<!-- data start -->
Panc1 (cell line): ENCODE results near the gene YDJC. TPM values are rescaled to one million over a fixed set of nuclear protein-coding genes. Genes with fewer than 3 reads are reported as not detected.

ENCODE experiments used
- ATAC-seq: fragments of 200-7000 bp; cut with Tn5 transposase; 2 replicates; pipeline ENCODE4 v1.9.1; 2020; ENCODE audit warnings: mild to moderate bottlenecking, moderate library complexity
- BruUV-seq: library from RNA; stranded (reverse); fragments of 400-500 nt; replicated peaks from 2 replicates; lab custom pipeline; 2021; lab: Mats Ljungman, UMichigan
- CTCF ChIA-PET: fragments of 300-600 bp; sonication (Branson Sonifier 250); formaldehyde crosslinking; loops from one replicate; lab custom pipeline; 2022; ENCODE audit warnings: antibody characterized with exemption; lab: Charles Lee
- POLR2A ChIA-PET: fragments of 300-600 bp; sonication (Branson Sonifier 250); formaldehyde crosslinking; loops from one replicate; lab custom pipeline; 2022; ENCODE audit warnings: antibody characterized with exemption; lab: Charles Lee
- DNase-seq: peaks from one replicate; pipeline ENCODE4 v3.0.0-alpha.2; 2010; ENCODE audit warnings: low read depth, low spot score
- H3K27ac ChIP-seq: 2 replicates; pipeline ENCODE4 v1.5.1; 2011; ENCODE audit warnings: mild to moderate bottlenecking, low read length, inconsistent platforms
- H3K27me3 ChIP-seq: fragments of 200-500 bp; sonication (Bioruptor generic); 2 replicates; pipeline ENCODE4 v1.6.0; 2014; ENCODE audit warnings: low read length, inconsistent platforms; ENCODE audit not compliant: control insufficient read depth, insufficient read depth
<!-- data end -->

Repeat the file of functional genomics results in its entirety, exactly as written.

Panc1 (cell line): ENCODE results near the gene YDJC. TPM values are rescaled to one million over a fixed set of nuclear protein-coding genes. Genes with fewer than 3 reads are reported as not detected.

ENCODE experiments used
- ATAC-seq: fragments of 200-7000 bp; cut with Tn5 transposase; 2 replicates; pipeline ENCODE4 v1.9.1; 2020; ENCODE audit warnings: mild to moderate bottlenecking, moderate library complexity
- BruUV-seq: library from RNA; stranded (reverse); fragments of 400-500 nt; replicated peaks from 2 replicates; lab custom pipeline; 2021; lab: Mats Ljungman, UMichigan
- CTCF ChIA-PET: fragments of 300-600 bp; sonication (Branson Sonifier 250); formaldehyde crosslinking; loops from one replicate; lab custom pipeline; 2022; ENCODE audit warnings: antibody characterized with exemption; lab: Charles Lee
- POLR2A ChIA-PET: fragments of 300-600 bp; sonication (Branson Sonifier 250); formaldehyde crosslinking; loops from one replicate; lab custom pipeline; 2022; ENCODE audit warnings: antibody characterized with exemption; lab: Charles Lee
- DNase-seq: peaks from one replicate; pipeline ENCODE4 v3.0.0-alpha.2; 2010; ENCODE audit warnings: low read depth, low spot score
- H3K27ac ChIP-seq: 2 replicates; pipeline ENCODE4 v1.5.1; 2011; ENCODE audit warnings: mild to moderate bottlenecking, low read length, inconsistent platforms
- H3K27me3 ChIP-seq: fragments of 200-500 bp; sonication (Bioruptor generic); 2 replicates; pipeline ENCODE4 v1.6.0; 2014; ENCODE audit warnings: low read length, inconsistent platforms; ENCODE audit not compliant: control insufficient read depth, insufficient read depth